The digitalization of business processes is driving the competition in manufacturing markets, and this is nowhere more obvious than on the plant floor. Automation, robotics, sensors, and different software solutions have completely changed how people interact with equipment and how components and products are created. Manufacturers with high operational costs have a significant incentives to pursue digital transformation.
However, once that decision has been made those manufacturers are faced with a double-edged sword of risk and reward. While automation and digitalization promise a high return on investment, the transition process comes with big upfront costs and nobody can guarantee a smooth ride.
Here are a few sinkholes they will need to avoid in order to maximize the chances for successful digital transformation.
Getting the necessary buy-ins. Ensuring the necessary buy-in comes in two parts: budget approval and change management.
This is a situation where the organization’s top managers must be all-in. There are going to be upfront costs, there are going to be ongoing implementation costs, there is going to be some decrease in output while the changes are rolling in, and there are almost certainly going to be some unforeseen expenses. Top managers need to realize all of that, allocate the necessary budget, and show the commitment to pursue this project up to its completion.
The second part is getting buy-in from all other employees. This is often discussed under the term “change management” and it is a challenge for any organization that undertakes digital transformation. Industrial organizations might have additional struggles in this regard, as they will have to replace long-standing legacy systems and push workers to change their workflow, which may have been established for decades now.
We have seen this first-hand in manufacturing maintenance departments. One organization implemented condition monitoring technology to measure asset health and develop better digital maintenance calendars. However, for a few different reasons the technicians and mechanics never fully adopted the tools. The bottom line is that the organization invested capital to acquire technology they barely used.
To ensure that does not happen, top managers must involve all employees in the digital transformation process, explain what is being done and why, and show how these steps will benefit them as workers and the organization as a whole. The right people must be given the right responsibilities -- and even offered incentives for jobs well done.
Setting the right goals, strategy, and pace. The technology itself should not be a driver of change; that’s what the goals are for. In other words, you are not implementing new tools simply because there are new tools available in the market. You are implementing them because you are trying to reach particular goals.
There are many different things that an industrial organization can aim to digitalize and automate. The success of the implementation will depend on how well the organization establishes a realistic plan of action.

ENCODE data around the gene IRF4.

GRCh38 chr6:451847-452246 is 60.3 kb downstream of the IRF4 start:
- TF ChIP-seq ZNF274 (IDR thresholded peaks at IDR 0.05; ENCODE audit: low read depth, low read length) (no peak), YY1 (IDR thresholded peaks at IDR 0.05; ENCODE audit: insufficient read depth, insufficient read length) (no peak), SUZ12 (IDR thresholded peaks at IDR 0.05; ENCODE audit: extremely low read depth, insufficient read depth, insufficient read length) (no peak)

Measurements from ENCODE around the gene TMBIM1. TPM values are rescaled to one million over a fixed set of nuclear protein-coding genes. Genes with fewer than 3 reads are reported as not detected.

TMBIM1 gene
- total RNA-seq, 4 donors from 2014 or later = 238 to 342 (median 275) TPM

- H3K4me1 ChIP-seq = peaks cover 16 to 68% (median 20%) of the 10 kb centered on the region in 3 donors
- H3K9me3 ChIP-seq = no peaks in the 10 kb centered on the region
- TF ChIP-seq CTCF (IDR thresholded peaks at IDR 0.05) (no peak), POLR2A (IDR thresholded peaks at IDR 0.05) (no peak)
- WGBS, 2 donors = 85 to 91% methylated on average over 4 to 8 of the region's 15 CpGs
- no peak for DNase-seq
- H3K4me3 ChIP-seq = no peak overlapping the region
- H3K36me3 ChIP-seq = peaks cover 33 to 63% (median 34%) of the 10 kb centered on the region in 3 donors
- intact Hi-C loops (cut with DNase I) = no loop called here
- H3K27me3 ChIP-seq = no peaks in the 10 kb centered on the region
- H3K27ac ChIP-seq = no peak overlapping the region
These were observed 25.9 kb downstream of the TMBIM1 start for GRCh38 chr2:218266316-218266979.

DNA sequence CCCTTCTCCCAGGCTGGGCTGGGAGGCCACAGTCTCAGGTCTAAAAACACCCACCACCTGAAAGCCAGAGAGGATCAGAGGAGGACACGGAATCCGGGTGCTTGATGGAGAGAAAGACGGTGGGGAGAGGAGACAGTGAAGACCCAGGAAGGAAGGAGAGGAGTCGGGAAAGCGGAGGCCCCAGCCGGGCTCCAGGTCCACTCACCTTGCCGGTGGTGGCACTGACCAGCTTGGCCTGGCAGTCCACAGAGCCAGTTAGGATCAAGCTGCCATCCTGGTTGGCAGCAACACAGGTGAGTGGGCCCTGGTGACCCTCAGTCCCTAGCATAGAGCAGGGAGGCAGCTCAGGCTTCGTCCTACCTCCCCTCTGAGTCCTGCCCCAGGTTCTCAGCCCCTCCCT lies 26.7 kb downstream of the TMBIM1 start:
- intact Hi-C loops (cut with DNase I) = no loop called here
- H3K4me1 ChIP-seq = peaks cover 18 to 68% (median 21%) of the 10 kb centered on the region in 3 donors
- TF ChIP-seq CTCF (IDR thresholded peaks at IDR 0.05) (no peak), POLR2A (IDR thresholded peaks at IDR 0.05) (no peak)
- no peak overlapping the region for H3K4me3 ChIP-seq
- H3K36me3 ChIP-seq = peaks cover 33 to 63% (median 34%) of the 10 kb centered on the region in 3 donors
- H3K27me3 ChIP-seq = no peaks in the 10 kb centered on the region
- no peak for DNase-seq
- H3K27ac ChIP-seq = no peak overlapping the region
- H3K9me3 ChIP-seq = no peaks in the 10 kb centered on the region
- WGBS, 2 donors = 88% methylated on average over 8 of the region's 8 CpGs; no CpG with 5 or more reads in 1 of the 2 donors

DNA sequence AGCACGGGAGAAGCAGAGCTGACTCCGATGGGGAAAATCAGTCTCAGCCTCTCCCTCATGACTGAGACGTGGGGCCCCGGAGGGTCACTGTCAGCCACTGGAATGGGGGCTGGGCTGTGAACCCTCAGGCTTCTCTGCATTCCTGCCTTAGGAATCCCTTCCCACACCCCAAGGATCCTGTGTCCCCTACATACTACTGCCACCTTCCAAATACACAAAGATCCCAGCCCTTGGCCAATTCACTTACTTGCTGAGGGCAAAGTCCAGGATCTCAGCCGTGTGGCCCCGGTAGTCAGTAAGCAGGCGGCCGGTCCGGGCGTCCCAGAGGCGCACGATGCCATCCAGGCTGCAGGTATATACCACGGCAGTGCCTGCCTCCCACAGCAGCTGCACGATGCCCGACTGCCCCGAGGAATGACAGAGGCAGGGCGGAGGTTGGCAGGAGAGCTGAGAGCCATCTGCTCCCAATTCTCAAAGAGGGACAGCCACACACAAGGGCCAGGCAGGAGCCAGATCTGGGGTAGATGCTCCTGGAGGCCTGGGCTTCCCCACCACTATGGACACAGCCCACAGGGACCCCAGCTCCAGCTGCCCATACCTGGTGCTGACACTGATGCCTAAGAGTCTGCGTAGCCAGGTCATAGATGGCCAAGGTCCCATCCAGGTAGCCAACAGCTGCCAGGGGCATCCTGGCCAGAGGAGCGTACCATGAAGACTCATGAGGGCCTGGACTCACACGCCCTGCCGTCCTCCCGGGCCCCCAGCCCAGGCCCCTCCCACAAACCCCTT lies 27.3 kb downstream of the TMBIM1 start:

First, you look at the goals. By knowing what you are trying to achieve (and the budget you have at your disposal), it is going to be much easier to select which business processes need to be transformed and what kind of technology needs to be implemented.
After that list is ready, the strategy must outline the priority of changes. In the industrial environment, one of the common mistakes is trying to get everything done at once. Management underestimates the level of impact that changes in one part of the organization can have on other departments. Changing everything at once, especially for highly interconnected systems, can cause a lot of disruption and delays and can overwhelm plant workers.
Digital transformation is a process that can continue for several years and should be treated that way.
Managing and securing data. Organizations that use old legacy systems and do not run on modern software solutions struggle to fully utilize all of the data that becomes available when they go through digital transformation. Real-time asset monitoring, predictive maintenance algorithms, CMMS logs, machine performance data -- the amount of data that opens up through IoT technology and digital transformation can be overwhelming. Suddenly, plant managers do not only need data analysts, but they need to expand their IT department to keep everything running smoothly.One Deloitte Industry 4.0 study asked manufacturing companies to what extent they are making use of the opportunity to analyze machine data, for example, to avoid defects in the production process. As you can see, only a few organizations are fully utilizing the data that is available to them.
As digitalization moves forward, it would be surprising to see more and more software platforms on the market that can integrate with different apps and sensors and serve as centralized platforms for all plant data -- as CMMS already does for all maintenance data.
Securing the data is almost as great a challenge as managing it. The more industrial business processes rely on data, automation, and software, the more are they exposed to cybersecurity threats.
One way to combat that threat is by running everything through internal company servers. However, a much simpler and cheaper approach is to work with reliable software vendors to make the most out of the cloud-based technology. The final decision should be based on a case-to-case basis after running a cost risk analysis.
Bryan Christiansen is the founder and CEO of Limble CMMS. Limble is a modern, easy to use mobile CMMS software that takes the stress and chaos out of maintenance by helping managers organize, automate, and streamline their maintenance operations.